The History of Glass | Bright EdgeLeft - Mar Bucknell. Cover - Allan Boyd

The media promotion for The History of Glass begins with: ‘One day a whole lot of people wake to find they've been imprisoned in a huge cube of yellow glass. How did they get there? Who has imprisoned them? Why? And why them?’ I suppose because these questions were raised I presumed that they’d be answered during the show. They weren’t. Perhaps this is just a lesson for me – that one must never presume, especially when one is dealing with the subjectiveness of art. That said, The History of Glass is an intriguing piece of installation art. The idea of it is brilliant, in fact; it’s just the execution that leaves a little to be desired.

The piece is set up in one of the smaller, square rehearsal rooms downstairs at the Blue Room. It’s a good venue for a show about people stuck in a cube, and sitting on the floor on cushions was doable for that amount of time (an hour). The show is hinged on a cycle of eighty short prose poems, written and performed by Mar Bucknell, accompanied by soundscapes by Allan Boyd and live drawing by Stuart Reid. This concept of performance poetry married with live drawing is utterly wonderful. The artist, Stuart Reid, sits at the back of the room with a graphics tablet (allowing him to draw with a digital pen instead of a mouse) and the drawing is projected in real time on a large screen in front of the audience. Projected onto the adjacent wall are block colours (mostly yellow) and primary shapes.

So, the idea is terrific, but that’s where the intrigue stopped for me. The entire piece is very abstract and repetitive and needs a stronger performance from Bucknell to overcome the monotony of it. Considering that the text comprises of fragments taken from songs and adaptations from various texts and quotes, along with the 80 original short poems, Bucknell manages to create a reasonably coherent flow of ideas through the show. His performance, however, lets the text down, which is a shame. Perhaps the monotone is intended, but if so, I missed the point of it.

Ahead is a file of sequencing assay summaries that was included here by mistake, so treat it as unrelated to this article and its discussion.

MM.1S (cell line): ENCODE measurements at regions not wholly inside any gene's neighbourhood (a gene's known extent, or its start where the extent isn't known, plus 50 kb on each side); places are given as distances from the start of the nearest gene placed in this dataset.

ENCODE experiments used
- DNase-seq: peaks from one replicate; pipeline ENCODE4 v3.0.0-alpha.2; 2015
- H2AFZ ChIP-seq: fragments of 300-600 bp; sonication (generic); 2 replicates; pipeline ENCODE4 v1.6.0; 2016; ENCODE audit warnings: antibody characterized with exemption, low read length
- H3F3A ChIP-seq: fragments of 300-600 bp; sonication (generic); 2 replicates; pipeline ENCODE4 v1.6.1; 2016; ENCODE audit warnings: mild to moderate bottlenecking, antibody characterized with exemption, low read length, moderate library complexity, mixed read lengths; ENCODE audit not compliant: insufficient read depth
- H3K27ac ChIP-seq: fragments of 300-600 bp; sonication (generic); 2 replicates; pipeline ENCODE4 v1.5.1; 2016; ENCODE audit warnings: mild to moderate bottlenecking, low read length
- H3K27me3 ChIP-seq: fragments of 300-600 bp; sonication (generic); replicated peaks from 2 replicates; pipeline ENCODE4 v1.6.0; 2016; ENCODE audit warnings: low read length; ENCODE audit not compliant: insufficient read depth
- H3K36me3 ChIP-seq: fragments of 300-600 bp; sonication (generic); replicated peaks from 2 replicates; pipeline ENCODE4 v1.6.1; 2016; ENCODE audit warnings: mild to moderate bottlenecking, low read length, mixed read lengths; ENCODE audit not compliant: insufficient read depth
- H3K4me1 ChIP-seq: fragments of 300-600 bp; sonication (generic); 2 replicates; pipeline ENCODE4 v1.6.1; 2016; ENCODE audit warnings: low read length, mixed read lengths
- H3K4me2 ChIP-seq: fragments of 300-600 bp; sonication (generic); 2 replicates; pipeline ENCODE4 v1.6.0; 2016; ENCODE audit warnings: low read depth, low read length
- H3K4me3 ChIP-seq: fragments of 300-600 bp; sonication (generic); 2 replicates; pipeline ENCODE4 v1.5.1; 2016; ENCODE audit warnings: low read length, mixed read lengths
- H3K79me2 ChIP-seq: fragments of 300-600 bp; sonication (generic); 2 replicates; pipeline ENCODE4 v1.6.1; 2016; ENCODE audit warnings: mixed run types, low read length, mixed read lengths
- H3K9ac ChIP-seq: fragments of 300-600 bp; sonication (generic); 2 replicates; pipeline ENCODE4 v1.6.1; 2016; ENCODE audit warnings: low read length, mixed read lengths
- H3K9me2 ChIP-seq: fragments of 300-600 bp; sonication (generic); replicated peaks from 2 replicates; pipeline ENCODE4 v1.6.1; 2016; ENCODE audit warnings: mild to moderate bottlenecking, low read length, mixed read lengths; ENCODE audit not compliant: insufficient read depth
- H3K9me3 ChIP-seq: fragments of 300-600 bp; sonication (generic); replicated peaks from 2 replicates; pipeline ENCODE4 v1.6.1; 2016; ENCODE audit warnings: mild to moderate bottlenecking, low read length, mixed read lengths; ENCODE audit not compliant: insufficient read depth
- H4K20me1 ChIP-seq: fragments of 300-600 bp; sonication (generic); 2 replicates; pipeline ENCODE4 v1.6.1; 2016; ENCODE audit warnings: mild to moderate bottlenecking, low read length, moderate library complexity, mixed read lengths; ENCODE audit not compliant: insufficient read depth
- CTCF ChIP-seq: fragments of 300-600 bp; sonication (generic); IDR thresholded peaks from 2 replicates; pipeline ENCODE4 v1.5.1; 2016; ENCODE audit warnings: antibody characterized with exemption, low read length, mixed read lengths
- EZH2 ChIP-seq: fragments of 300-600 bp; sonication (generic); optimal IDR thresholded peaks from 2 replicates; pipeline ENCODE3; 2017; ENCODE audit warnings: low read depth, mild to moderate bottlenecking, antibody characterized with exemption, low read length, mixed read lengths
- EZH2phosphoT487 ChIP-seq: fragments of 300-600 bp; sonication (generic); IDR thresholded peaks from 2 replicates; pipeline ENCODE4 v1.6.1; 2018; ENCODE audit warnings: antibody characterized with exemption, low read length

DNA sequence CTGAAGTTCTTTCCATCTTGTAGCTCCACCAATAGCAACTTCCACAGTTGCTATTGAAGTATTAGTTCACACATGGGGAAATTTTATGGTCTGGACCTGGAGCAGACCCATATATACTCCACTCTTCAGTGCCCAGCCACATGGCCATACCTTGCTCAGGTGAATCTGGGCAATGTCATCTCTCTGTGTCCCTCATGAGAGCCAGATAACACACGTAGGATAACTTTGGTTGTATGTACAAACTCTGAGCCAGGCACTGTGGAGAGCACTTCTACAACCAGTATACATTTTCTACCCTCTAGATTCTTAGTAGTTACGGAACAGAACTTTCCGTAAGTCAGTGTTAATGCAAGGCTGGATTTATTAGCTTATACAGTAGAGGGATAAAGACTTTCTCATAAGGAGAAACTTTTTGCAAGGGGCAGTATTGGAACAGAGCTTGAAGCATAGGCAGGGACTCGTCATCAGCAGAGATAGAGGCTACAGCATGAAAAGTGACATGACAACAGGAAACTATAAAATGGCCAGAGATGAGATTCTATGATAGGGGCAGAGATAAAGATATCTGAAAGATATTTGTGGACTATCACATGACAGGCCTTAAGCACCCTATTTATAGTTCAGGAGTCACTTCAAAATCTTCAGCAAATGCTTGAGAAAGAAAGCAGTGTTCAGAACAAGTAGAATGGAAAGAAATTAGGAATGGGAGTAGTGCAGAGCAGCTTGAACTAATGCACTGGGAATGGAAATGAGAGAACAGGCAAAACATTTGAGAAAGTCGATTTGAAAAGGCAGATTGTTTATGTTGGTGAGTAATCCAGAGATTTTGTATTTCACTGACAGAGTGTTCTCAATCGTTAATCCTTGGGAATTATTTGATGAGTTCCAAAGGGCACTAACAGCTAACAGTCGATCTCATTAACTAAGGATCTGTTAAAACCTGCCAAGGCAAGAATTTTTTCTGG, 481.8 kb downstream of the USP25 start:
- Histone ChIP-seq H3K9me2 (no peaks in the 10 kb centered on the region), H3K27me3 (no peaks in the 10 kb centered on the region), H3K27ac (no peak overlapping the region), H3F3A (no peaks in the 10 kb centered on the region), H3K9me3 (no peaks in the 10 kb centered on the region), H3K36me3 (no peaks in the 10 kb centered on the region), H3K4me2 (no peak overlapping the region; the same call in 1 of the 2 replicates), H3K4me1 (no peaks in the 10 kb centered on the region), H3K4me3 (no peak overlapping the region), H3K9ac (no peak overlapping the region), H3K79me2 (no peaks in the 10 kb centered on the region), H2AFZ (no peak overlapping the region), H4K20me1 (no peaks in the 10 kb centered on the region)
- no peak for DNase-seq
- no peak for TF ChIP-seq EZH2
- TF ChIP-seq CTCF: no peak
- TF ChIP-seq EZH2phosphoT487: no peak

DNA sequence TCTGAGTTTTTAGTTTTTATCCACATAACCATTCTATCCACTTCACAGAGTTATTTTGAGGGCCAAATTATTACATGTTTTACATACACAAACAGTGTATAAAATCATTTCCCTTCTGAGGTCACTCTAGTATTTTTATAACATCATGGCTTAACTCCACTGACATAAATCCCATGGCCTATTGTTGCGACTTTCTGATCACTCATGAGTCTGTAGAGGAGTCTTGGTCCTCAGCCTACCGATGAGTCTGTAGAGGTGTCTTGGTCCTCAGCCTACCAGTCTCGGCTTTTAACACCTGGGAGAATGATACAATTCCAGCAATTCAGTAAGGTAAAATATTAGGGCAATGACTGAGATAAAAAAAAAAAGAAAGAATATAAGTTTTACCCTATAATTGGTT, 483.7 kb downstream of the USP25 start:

The show is about a group of people trapped in a yellow glass cube. They can’t remember how they got there, who they are, or why suddenly people seem to be disappearing. They’re not sure how big the cube is, they are somehow never able to measure it. The text dips and swings, but ultimately seems to be a simple metaphor about the alienation and globalization of modern society and an age-old beckoning of a source of light and solace deeper than ourselves. It’s peppered with repetition and paradox: The glass contains us but we cannot mark it. We are here and we are not here. Ultimately, the people escape the glass cube as if it never was. We looked sideways and stepped through the glass and we stepped into the light. We will find ourselves. We will be.

The live art is abstract indeed. And the performance itself – with the audience stuck in a cubed space – is a metaphor for the piece and vice versa. It’s interesting to watch it take shape in front of you over the duration of the show, but the artistic techniques themselves are rather repetitious and monotonous – lots of loops and circles. I suppose I was expecting an exotic (but on some level, conventional) landscape or cube of some description to be revealed, à la Mr. Squiggle style, at the end. The art, however, remained abstract, and I was left feeling none the wiser about those initial questions of how, why and who of the yellow glass cube. I realise that art doesn’t have to provide answers to its own questions, but I really wasn’t moved on any level by anything presented to me across the entire hour. 

Allan Boyd’s ‘soundscape’, with its broken, apocalyptic noises and the discordant and oddly timed live electric guitar was distracting and at times left Bucknell inaudible under its volume. I assumed that the disjointed nature of the sound was intentional, while my partner did not, so one could safely assume from this that at least half of the audience thought there was a significant problem with the sound on opening night. While The History of Glass will not appeal to everybody, it does offer a very different experience and has at its core a wonderful, innovative idea.


Bright Edge
The History of Glass

Venue: The Blue Room, Kaos Room
Dates: 29 October - 8 November
Times: 7:15pm Wednesday - Saturday
Tickets: $20/ $10 conc. Blue Room Members:  $18 / $8 conc.
Bookings: blueroom.org.au

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